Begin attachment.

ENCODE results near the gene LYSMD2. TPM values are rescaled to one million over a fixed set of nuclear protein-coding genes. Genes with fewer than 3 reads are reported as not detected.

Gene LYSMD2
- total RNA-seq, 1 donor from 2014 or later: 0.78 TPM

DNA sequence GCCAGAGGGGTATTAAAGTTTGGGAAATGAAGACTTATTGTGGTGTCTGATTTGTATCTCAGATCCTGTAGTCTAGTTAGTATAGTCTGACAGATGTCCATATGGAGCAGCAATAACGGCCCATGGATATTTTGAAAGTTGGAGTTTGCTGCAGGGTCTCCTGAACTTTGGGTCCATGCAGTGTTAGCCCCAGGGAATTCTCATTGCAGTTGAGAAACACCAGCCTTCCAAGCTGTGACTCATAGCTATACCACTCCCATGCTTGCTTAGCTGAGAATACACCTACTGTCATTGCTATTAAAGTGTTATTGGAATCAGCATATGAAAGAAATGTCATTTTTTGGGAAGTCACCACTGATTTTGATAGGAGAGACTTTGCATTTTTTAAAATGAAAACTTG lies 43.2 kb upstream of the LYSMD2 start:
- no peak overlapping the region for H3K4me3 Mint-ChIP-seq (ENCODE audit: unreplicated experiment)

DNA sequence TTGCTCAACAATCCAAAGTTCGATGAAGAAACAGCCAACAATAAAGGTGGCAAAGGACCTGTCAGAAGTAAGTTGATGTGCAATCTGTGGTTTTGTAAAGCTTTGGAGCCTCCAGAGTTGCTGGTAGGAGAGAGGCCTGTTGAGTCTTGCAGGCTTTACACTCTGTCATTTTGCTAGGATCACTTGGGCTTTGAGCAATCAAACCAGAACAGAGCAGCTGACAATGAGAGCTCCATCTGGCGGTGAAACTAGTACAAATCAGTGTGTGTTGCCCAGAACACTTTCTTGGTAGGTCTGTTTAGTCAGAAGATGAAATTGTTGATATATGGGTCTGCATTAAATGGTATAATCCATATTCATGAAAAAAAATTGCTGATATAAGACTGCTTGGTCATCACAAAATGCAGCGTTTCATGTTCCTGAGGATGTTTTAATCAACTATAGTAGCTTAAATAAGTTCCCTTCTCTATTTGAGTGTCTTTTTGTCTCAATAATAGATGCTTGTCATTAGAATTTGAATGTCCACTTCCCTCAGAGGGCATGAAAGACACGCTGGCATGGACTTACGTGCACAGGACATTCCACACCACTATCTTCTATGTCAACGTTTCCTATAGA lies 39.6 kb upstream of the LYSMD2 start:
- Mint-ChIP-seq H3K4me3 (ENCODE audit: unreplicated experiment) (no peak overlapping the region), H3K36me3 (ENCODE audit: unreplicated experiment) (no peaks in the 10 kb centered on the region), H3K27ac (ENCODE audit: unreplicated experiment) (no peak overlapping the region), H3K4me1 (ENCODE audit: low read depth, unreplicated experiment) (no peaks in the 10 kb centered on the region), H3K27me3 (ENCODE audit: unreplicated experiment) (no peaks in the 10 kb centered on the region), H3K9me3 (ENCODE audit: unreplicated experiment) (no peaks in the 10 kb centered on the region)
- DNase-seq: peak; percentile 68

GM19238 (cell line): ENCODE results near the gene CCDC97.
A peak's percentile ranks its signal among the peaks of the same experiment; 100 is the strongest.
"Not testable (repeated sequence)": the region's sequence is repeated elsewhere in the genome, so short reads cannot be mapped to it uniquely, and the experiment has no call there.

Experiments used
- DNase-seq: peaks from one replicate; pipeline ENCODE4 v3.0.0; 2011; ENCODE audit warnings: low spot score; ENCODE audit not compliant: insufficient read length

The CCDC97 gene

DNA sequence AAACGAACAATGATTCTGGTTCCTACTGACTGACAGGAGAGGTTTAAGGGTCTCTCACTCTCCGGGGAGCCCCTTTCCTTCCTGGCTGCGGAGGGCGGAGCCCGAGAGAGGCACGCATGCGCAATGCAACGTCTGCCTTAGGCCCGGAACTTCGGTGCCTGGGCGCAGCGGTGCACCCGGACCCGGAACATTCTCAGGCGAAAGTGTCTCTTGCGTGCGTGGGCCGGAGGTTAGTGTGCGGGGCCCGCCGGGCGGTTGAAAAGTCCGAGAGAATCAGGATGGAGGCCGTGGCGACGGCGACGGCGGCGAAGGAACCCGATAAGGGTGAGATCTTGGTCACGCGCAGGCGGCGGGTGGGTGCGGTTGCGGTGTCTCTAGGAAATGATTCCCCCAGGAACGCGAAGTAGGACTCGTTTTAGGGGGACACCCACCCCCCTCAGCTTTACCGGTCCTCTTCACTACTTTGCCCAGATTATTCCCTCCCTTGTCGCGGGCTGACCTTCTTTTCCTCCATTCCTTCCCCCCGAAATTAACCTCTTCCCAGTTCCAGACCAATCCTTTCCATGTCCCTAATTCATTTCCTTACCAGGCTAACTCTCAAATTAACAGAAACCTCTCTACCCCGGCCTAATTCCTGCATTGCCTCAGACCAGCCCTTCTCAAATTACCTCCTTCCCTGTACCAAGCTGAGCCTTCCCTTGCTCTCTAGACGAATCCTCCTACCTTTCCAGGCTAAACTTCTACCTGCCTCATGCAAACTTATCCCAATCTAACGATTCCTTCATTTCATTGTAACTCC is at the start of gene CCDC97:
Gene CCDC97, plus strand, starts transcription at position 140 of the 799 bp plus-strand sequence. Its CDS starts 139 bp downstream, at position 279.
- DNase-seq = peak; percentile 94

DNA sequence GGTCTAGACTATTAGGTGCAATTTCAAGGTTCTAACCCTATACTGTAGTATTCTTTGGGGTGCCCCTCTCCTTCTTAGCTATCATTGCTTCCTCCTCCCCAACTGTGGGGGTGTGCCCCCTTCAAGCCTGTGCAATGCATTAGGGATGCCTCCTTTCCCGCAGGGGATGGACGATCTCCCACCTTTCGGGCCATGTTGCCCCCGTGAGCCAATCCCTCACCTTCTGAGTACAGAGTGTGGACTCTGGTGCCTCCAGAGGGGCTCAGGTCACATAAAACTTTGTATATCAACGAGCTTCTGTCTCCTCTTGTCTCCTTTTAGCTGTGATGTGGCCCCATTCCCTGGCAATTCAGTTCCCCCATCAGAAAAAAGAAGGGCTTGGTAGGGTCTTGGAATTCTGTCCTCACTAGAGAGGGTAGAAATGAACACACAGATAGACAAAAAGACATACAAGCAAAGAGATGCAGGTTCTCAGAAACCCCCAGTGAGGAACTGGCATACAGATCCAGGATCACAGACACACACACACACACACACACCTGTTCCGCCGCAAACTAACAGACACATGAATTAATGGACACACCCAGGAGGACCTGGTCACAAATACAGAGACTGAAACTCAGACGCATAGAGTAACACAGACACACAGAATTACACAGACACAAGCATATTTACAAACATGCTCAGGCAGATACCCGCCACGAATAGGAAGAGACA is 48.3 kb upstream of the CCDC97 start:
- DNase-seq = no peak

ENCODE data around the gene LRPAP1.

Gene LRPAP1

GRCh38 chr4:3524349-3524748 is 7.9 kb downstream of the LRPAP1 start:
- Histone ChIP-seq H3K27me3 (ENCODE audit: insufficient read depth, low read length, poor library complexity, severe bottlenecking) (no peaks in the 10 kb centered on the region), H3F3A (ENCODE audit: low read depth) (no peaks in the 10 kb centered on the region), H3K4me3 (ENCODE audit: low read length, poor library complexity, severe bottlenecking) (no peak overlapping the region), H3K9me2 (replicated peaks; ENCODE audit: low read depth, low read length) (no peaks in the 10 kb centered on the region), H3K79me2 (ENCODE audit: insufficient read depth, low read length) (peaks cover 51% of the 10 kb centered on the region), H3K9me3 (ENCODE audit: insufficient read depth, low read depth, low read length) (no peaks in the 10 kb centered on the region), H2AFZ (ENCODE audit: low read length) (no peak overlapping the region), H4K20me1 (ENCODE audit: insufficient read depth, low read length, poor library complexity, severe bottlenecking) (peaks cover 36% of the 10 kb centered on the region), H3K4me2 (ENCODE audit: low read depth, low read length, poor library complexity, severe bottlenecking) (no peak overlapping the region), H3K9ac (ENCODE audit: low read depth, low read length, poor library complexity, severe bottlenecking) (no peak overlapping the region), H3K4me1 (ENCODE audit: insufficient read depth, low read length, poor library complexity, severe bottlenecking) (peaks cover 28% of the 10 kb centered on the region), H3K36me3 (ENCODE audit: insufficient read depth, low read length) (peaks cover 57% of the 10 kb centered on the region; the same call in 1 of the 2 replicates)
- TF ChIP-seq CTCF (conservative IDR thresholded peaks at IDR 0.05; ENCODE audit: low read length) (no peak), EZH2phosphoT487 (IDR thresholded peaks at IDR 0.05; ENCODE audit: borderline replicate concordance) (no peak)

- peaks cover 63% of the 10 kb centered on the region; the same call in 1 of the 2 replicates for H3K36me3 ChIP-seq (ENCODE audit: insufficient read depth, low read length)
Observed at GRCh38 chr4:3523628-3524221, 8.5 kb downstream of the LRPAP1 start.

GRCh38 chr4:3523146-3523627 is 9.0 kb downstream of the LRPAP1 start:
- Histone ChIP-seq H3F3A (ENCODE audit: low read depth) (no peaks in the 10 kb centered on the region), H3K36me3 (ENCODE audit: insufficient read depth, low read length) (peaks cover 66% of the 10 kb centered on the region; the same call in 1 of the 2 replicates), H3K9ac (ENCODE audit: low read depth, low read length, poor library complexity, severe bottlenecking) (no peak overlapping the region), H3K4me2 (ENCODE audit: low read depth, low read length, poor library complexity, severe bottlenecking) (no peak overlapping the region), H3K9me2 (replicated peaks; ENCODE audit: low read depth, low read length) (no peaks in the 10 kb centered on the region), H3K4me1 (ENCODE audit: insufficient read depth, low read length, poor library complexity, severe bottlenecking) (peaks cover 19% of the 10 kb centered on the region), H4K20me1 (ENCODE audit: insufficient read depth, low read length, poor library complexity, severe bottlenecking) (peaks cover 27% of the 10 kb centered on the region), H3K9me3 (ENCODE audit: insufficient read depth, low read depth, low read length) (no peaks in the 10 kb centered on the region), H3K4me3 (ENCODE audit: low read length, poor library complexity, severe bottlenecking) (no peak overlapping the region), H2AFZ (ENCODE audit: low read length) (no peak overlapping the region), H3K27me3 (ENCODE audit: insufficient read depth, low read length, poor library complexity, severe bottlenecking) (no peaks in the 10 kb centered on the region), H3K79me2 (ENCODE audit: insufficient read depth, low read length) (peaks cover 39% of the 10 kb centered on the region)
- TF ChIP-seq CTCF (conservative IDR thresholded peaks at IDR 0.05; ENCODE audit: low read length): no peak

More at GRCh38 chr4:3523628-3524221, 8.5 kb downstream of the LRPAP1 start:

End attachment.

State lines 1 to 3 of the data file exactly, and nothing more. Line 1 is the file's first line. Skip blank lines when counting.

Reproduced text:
ENCODE results near the gene LYSMD2. TPM values are rescaled to one million over a fixed set of nuclear protein-coding genes. Genes with fewer than 3 reads are reported as not detected.

Gene LYSMD2
- total RNA-seq, 1 donor from 2014 or later: 0.78 TPM